Tuesday, May 02, 2006

Readability levels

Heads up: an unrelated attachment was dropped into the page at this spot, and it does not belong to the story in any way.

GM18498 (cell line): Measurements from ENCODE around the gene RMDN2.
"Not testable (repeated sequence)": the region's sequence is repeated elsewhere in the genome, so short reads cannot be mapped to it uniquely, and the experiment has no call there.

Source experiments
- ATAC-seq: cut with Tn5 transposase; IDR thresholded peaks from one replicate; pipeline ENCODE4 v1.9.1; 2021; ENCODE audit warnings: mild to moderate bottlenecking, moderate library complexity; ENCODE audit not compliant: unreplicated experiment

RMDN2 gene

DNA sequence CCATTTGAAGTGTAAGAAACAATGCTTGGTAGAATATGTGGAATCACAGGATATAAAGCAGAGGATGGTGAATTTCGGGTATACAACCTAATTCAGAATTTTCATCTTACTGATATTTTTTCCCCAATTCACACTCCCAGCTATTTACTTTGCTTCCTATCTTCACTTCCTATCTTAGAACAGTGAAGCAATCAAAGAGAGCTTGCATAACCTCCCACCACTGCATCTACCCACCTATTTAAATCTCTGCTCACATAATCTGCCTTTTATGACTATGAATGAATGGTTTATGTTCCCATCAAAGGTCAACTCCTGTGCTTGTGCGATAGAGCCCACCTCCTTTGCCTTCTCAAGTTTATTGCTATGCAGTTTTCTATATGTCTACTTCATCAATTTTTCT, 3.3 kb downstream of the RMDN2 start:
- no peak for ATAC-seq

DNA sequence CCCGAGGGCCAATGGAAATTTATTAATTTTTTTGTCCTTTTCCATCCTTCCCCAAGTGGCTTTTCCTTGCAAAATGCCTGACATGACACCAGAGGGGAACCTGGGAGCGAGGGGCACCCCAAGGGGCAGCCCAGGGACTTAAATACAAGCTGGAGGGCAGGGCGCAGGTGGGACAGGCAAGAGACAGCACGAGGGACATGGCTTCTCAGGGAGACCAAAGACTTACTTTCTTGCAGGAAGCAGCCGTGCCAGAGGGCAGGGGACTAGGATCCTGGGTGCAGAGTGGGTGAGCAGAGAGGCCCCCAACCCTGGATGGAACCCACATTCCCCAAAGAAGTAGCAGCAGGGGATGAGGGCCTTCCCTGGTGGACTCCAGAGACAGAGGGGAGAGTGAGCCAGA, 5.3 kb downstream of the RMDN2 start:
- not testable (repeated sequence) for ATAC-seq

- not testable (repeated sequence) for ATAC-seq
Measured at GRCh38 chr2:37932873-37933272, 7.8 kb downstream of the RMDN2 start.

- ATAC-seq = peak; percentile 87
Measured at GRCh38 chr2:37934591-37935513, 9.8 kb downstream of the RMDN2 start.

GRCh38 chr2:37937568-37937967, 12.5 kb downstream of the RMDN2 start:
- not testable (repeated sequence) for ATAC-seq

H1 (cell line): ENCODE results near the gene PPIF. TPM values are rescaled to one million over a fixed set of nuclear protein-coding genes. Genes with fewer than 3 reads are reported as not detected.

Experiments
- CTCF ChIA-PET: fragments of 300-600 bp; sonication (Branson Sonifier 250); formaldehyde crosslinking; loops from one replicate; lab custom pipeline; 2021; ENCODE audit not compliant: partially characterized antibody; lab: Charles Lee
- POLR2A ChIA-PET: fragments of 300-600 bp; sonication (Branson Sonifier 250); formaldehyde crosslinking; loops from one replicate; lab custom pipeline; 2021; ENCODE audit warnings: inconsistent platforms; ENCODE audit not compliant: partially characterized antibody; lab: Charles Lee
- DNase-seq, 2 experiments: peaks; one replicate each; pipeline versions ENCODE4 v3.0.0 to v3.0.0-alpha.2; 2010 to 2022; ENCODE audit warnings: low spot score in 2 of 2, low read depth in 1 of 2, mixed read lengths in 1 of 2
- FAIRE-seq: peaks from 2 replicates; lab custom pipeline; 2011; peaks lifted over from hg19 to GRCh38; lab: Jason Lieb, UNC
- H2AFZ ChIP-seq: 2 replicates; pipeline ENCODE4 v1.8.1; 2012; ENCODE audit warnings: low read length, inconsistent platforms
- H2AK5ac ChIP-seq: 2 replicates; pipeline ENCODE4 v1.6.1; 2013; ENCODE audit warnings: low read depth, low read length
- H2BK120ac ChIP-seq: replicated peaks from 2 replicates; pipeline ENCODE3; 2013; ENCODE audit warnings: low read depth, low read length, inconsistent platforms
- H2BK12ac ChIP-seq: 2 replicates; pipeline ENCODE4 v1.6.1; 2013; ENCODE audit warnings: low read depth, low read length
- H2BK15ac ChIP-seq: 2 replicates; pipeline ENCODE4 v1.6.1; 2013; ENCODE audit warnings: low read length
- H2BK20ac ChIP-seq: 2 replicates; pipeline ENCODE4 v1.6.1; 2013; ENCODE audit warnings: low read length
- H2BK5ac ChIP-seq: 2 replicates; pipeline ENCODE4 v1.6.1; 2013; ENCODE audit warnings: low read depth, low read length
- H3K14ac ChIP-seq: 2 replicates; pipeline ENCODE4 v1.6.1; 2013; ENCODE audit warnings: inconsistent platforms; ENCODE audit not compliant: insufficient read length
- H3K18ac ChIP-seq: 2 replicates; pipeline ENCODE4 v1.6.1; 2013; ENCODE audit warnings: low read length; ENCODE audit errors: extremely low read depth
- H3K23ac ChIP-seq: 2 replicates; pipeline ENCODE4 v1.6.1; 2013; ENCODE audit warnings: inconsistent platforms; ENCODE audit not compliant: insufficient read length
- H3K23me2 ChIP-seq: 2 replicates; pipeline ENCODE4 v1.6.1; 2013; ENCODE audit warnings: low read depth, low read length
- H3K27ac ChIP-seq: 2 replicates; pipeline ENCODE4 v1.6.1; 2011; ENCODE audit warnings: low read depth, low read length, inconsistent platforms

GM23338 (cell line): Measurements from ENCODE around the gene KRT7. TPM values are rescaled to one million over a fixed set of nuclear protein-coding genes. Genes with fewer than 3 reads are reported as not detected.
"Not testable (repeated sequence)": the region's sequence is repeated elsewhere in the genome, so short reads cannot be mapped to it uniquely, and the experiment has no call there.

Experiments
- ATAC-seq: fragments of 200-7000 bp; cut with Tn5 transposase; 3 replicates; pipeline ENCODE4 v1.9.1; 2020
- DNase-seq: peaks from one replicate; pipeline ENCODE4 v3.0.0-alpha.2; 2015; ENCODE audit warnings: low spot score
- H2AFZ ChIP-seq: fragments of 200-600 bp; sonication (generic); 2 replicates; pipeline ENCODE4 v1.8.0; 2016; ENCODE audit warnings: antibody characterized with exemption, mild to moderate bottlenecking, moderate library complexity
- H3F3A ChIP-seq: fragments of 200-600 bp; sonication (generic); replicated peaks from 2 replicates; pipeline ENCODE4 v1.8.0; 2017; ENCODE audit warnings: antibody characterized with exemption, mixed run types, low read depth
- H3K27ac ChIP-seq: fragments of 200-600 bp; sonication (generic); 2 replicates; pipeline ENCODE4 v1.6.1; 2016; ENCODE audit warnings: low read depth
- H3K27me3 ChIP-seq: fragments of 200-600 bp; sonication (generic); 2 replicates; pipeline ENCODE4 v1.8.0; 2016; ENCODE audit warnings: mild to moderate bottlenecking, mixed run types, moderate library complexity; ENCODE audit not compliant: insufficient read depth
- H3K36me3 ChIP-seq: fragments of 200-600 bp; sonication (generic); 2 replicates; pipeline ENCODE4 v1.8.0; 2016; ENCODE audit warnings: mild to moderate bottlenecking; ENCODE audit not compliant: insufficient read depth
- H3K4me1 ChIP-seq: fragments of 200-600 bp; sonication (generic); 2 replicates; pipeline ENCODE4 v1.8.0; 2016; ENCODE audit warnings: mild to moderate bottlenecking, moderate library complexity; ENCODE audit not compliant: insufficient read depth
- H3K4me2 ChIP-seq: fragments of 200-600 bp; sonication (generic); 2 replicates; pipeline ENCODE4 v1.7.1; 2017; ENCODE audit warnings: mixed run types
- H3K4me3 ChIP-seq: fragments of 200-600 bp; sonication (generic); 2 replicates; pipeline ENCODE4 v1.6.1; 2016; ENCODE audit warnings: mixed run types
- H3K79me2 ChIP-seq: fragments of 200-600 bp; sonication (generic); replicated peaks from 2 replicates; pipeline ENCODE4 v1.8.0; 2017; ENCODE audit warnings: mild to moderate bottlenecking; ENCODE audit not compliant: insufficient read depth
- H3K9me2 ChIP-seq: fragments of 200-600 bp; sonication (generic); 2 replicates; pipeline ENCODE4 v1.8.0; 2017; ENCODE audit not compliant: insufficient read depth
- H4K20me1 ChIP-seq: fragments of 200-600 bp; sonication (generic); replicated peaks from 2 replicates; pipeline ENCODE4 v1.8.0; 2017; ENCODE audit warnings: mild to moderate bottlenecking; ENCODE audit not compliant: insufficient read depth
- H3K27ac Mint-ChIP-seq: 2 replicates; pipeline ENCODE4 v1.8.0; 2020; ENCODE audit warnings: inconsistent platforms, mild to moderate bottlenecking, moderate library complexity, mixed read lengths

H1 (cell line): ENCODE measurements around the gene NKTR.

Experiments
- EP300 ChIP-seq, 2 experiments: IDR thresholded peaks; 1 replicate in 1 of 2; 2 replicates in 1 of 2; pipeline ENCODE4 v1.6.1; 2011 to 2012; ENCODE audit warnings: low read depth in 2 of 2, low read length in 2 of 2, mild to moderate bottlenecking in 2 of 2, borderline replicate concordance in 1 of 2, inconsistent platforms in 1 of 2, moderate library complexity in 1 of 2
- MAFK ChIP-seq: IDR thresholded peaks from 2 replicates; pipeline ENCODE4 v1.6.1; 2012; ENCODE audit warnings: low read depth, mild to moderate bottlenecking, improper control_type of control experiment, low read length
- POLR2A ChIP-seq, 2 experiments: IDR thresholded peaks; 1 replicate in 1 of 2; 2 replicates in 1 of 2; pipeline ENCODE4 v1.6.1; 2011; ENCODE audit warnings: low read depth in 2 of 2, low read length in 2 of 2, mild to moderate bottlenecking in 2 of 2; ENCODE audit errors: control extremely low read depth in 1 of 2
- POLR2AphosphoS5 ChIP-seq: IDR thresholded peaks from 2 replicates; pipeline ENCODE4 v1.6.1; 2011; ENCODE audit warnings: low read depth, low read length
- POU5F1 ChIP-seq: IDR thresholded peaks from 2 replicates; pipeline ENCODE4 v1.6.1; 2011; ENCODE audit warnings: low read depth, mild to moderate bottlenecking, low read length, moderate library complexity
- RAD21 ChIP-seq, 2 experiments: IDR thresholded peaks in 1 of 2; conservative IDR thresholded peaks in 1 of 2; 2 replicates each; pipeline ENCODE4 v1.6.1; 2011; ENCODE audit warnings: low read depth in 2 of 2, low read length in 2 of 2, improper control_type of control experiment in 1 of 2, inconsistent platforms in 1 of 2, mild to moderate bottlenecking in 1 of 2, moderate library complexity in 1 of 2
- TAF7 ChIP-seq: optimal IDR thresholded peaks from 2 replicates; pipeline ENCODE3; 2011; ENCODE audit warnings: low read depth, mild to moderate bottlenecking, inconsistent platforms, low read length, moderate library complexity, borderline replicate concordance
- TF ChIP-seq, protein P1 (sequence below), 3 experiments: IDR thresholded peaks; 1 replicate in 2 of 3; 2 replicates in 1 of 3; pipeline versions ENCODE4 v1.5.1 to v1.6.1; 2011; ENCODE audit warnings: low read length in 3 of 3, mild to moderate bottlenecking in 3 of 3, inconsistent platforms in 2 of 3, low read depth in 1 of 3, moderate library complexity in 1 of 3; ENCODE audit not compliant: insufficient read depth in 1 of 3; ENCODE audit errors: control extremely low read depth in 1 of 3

A week may be a long time in politics but in blogging, anything that old is positively prehistoric. Never mind, I will nonetheless let you know, courtesy of a link from Dave Lull sent "ages" ago, that you need to have had roughly 11.5 years of "schooling" to be able to understand Petrona -- 13 per cent of words have three or more syllables, and there are an average of 15.6 words per sentence, according to the algorithm over at Juicy Studio , where you can see the full gory details (a table) for this or any other website. Just enter the url and off you go. The Gunning-Fog readability index of Petrona (11.47) is about the same as that of the Wall St Journal, apparently; this is higher than Time and Newsweek (10 each) and lower than The Times and the Guardian (14 each). I'm surprised that the index rates WSJ lower than the Times and Guardian. Academic papers weigh in at 15-20. Many years ago -- before blogs were a twinkle in the eye -- we ran a Commentary in Nature about an algorithm to measure readability of text, including scientific articles. The author, a Professor Hayes, created his own algorithm for the purpose, which last I heard is still going strong. But I think that it is impossible to rank the comprehensibility of a complex technical document by the length of words used, as opposed to the way in which the sentences are constructed. The Commentary certainly generated a lot of reader comment, though -- as was the intention. Juicy Studio is so named because it is run by someone called Gez Lemon (great name). It is a site that aims to promote "best practice for web developers in a fast moving industry" and has lots of articles about things like accessibility guidelines for Web 2.0 and Greasemonkey scripts. I think my archiving mission is too low level for them, unfortunately, as it looks like a very nice site. I ran the site through the readability test and it came out with a Gunning-Fog index of 10.5, slightly lower than Petrona. Which just goes to prove my point, as I cannot understand very much of what is on Juicy Studio even though I have at least 10.5 years of "schooling". No disrespect to them, it is simply that I lack the specialist know-how to understand the details of many of the posts, however few syllables per word are used. PS Blogger spell check, a rudimentary beast, wanted to replace Greasemonkey with gruesomeness.